About Randolph

A town of close to 5,000 nestled in the heart of the Green Mountains of Vermont, Randolph is full of contrasts and surprises.

The largest town in Orange County, Randolph has an historic industrial center and a thriving agricultural landscape that produces some of Vermont’s tastiest ingredients. It has world-class broadband at its fingertips and more than 240 miles of mapped outdoor trails at its doorstep. Its streets are lined with railroad-era architecture and a number of Victorian-era residences as well as restaurants, pubs, parks and an historic performance space, the Chandler Center for the Arts. Its downtown depot area is registered as a National Historic District, and home to state-of-the-art technical, engineering, and medical services, and high-quality manufacturing.

There are country roads to explore and direct, easy access to the rest of New England and beyond via Interstate 89 or Amtrak. Randolph is the site of Vermont Technical College, and was the town that fostered the Morgan horse, the first breed that started on American soil that has continued to this day as well as the state animal of Vermont. Today, the town is developing a true talent pipeline from secondary school to local businesses via the Randolph Technical Career Center, and is continuing to integrate new initiatives and partnerships that bolster opportunity.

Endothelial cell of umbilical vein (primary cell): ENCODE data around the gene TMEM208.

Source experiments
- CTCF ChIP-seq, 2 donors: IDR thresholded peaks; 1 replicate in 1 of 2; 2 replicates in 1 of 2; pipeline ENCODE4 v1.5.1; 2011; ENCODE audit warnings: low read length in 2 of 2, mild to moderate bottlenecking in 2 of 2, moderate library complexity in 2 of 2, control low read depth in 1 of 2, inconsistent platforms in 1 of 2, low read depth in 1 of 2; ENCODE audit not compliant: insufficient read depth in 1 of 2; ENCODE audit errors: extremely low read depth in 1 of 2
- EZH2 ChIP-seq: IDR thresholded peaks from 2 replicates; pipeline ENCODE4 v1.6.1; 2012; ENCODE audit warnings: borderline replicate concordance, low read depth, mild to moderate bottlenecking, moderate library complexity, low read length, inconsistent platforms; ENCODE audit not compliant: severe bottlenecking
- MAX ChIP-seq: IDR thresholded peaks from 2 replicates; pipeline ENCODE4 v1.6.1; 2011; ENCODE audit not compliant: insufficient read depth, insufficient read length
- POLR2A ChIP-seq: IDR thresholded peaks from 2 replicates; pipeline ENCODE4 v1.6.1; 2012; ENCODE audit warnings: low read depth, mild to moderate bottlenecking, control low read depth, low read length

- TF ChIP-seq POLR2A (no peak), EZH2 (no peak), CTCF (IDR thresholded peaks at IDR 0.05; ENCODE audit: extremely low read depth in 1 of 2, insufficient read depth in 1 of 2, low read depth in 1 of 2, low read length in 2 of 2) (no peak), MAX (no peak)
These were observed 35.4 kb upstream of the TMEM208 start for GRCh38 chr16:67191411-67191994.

Community partner

The Green Mountain Economic Development Corporation (GMEDC) is committed to fostering and developing economic vitality and prosperity across its 30 communities. GMEDC aims to lead statewide efforts that promote the growth of higher-quality jobs and a diversified economy through businesses that can improve the and stabilize Vermont’s towns. Along with its regional planning commission partners, GMEDC assists with development and planning issues in east-central Vermont.

Explore our Network

Today, these local leaders are focused on educating and training local residents in digital skills (especially those traditionally excluded from the tech industry), employing them in new economy jobs, and empowering them to launch startups that will drive a prosperous 21st-century economy. Diverse in geography, economic origin, and demographics, these communities represent the full spectrum of rural America.